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The ECB is preparing for delivery

Summary:
After Draghi’s shift in Sintra, we still see the ECB rate cuts as a starter and a first step before the implementation of a broader policy package.We expect the European Central Bank (ECB) to prepare markets for the delivery of fresh monetary stimulus following Mario Draghi’s unequivocal signal in Sintra. An adjustment to forward guidance is the most natural path for the ECB to take, by signalling that policy rates will remain at present levels “or lower”, paving the way for a 10 bp deposit rate cut in September, to -0.50%.The ECB will likely note that so-called risk contingencies have been triggered in the sense that the data released over the past month have not been strong enough to qualify as an “improvement” in the outlook.However, this baseline scenario is now consensus and nearly

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After Draghi’s shift in Sintra, we still see the ECB rate cuts as a starter and a first step before the implementation of a broader policy package.

We expect the European Central Bank (ECB) to prepare markets for the delivery of fresh monetary stimulus following Mario Draghi’s unequivocal signal in Sintra. An adjustment to forward guidance is the most natural path for the ECB to take, by signalling that policy rates will remain at present levels “or lower”, paving the way for a 10 bp deposit rate cut in September, to -0.50%.

The ECB will likely note that so-called risk contingencies have been triggered in the sense that the data released over the past month have not been strong enough to qualify as an “improvement” in the outlook.

However, this baseline scenario is now consensus and nearly fully priced in. The risk is that the ECB does more, sooner, rather than less, later. One justification for bold action would be the threat of a de-anchoring of inflation expectations, and we would not be surprised if Draghi references the upcoming Survey of Professional Forecasters at next week’s meeting.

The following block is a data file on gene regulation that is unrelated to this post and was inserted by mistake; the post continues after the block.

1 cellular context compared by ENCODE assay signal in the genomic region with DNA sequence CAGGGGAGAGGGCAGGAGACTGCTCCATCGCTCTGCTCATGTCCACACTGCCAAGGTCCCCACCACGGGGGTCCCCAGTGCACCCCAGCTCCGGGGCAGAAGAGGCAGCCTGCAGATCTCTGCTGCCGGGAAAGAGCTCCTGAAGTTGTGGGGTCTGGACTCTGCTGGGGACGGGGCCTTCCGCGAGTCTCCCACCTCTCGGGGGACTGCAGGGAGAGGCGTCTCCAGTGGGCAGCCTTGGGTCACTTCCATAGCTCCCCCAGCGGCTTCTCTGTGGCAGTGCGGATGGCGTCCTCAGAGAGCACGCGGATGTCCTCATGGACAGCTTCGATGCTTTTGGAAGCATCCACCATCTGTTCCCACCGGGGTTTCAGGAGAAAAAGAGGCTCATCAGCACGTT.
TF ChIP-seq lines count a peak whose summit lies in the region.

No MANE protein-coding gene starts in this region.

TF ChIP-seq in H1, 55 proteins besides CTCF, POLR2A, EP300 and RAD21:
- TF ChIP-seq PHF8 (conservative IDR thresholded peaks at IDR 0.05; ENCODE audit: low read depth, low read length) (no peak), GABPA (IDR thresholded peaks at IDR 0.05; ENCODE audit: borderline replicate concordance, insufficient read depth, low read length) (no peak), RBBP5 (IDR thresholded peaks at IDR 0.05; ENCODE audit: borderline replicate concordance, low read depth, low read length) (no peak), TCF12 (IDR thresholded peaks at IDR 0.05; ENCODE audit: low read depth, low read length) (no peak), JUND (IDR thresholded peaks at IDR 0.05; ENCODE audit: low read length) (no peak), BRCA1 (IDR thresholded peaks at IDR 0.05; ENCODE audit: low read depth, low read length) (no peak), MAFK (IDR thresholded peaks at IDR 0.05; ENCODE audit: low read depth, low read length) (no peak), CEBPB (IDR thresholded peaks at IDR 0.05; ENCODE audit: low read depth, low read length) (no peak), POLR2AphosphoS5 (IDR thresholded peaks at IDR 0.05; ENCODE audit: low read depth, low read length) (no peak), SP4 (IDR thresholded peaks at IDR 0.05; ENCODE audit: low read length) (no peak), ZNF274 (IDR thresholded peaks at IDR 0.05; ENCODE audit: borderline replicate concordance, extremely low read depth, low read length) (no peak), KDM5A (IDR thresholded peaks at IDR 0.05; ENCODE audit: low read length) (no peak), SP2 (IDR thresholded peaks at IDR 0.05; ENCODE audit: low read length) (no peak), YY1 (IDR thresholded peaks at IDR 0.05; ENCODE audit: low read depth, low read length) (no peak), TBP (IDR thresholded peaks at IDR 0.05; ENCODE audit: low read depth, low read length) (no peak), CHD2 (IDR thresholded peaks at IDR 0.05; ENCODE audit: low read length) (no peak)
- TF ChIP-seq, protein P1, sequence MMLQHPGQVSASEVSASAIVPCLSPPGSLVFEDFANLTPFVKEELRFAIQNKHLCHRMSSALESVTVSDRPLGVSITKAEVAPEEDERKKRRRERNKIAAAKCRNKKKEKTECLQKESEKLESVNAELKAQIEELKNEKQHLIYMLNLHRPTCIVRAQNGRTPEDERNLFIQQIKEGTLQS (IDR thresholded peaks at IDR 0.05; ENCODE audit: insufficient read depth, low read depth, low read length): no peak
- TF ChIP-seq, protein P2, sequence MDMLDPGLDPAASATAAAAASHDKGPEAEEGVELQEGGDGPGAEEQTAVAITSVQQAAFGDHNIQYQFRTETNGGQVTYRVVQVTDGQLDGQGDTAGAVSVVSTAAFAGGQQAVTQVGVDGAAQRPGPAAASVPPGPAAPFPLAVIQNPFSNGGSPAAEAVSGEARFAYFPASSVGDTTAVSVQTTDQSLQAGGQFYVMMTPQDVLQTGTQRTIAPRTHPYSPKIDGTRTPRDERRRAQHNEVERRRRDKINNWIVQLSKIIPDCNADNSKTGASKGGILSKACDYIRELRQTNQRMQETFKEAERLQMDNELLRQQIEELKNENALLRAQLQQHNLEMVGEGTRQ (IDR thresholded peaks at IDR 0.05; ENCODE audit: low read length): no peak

We see a non-trivial chance that the ECB cuts rates at its 25 July meeting – after all, there is little justification for waiting another month. Another risk is that the Governing Council sounds open to several rate cuts, downplaying the importance of the reversal rate (below which negative interest rate policy becomes contractionary) while implementing a deposit tiering system.

More important for markets will be the degree of the ECB’s openness to loosening the technical constraints on new asset purchases (via higher issuer limits), which may strengthen the case for the announcement of a QE2 programme in September.

Mr. Frederik Ducrozet is a Senior Econoist at Banque Pictet & Cie SA, Research Division. Prior to this, he served as Senior Eurozone Economist at Credit Agricole Corporate and Investment Bank, Research Division from June 2006 till September 2015. He joined Crédit Agricole SA in 2005. Mr. Ducrozet contributed to the various publications of the research department, with a special focus on macroeconomic developments in Eurozone countries, including on the outlook for fiscal policy and the ECB’s monetary policy. Nadia Gharbi is economist at Pictet Wealth Management. She graduates in Université de Genève, Les Acacias, Canton of Geneva, Switzerland Do not hesitate to contact Pictet for an investment proposal. Do not hesitate to contact Pictet for an investment proposal. Please contact Zurich Office, the Geneva Office or one of 26 other offices world-wide.

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